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Outcome of police investigation into GCSB intercepts

Outcome of police investigation into GCSB intercepts

Thursday, 29 August 2013 - 4:26pm

National News

Police has determined that no criminal charges will be laid against any person regarding the allegation that GCSB unlawfully intercepted the communications of Mr Kim Dotcom.

The investigation arose from a complaint to police in October 2012 by Dr Russel Norman MP alleging illegality of the interceptions.

This followed a letter from the Inspector-General of Intelligence and Security to the Prime Minister dated 27th September 2012 in which he concluded the actions of GCSB in relation to Mr Dotcom and Mr Bram van der Kolk were not lawful.

Detective Superintendent Peter Read says the complaint was considered against Sections 216B, 216C and 107 of the Crimes Act 1961:

"A thorough investigation was undertaken which included interviews with staff from both GCSB and the Organised Financial Crime Agency New Zealand (OFCANZ), plus consideration of all relevant documentation," said Mr Read.

"The investigation has itself been reviewed by senior barrister Kristy McDonald QC to provide a further level of independent oversight.

"It was established that only one communication relating to Mr Dotcom had been intercepted in breach of the provisions of section 216B.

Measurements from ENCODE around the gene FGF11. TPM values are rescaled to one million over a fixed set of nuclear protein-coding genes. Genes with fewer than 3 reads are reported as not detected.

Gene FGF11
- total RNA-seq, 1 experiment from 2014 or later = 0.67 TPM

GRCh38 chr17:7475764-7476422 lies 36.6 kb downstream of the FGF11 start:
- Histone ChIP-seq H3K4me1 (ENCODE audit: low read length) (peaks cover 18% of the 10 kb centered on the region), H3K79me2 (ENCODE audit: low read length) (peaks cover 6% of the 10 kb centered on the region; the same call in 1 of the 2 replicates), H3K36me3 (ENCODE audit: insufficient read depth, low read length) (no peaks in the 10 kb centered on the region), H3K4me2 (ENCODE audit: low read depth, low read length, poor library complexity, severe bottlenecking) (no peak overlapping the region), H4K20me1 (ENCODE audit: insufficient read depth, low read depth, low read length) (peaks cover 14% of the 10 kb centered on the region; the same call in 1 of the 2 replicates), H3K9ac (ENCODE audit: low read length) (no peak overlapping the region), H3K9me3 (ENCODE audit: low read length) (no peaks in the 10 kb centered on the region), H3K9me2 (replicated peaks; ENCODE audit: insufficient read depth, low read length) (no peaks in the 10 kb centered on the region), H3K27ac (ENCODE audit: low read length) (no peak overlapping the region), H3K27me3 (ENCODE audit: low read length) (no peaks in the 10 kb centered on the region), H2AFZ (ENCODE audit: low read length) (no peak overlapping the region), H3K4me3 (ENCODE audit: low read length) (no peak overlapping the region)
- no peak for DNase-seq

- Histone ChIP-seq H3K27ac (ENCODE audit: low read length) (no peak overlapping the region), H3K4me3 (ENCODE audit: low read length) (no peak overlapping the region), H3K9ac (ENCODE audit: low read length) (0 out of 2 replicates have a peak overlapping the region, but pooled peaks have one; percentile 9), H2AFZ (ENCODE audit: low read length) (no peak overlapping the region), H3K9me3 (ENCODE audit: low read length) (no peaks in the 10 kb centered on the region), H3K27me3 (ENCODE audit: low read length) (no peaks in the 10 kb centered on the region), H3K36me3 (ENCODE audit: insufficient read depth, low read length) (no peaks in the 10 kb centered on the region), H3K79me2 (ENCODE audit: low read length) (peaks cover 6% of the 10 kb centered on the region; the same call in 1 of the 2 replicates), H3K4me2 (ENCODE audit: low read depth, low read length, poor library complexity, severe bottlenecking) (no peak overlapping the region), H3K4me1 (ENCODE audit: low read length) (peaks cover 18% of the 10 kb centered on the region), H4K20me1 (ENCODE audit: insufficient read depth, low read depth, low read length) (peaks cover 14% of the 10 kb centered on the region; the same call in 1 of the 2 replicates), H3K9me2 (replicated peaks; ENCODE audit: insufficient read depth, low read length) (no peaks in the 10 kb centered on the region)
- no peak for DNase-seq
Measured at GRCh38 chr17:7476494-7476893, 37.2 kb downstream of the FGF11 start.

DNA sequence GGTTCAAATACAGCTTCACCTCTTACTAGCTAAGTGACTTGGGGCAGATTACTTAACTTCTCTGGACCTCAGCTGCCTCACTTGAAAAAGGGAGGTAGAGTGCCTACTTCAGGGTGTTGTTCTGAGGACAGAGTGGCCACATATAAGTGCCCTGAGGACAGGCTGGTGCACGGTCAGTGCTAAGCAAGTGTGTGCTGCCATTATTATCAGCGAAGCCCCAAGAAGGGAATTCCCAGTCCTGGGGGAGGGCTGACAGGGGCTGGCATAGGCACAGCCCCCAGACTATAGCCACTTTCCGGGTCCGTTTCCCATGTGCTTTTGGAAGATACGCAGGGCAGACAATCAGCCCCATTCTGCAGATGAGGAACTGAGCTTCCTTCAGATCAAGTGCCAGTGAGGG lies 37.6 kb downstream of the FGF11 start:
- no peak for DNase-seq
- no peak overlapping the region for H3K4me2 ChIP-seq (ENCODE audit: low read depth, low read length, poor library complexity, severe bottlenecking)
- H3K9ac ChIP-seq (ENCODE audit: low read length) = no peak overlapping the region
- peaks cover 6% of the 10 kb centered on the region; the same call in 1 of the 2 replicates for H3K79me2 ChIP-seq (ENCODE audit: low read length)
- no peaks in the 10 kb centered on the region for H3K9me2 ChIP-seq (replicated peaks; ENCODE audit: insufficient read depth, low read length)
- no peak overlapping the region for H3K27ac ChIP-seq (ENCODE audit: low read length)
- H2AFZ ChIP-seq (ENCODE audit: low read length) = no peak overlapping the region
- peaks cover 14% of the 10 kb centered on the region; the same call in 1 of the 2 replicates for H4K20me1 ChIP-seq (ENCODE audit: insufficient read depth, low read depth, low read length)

"While GCSB staff did commit the act prohibited by section 216B of the Crimes Act 1961, they did not have the necessary intent to satisfy the elements of the offence and be considered criminally liable.

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"No prosecution could be brought under Section 216C because no disclosures of communications could be established in breach of this section.

"While there is no criminal liability, police have identified a number of shortcomings in the handling of the interception requests.

"The investigation concluded that OFCANZ had more accurate and detailed information that should have been provided to the GCSB.

"It is also apparent that GCSB had an incorrect understanding of the Immigration Act 2009 and how it related to the GCSB Act. GCSB staff also did not follow their own internal processes in actioning the OFCANZ requests.

"Police will now consider a number of recommendations made by the investigation team to improve processes between police and the GCSB," said Mr Read.

END

Editors please note that the ongoing court processes in relation to Mr Dotcom and the classified nature of much of the investigation means that Detective Superintendent Read is unable to be interviewed in relation to this statement.

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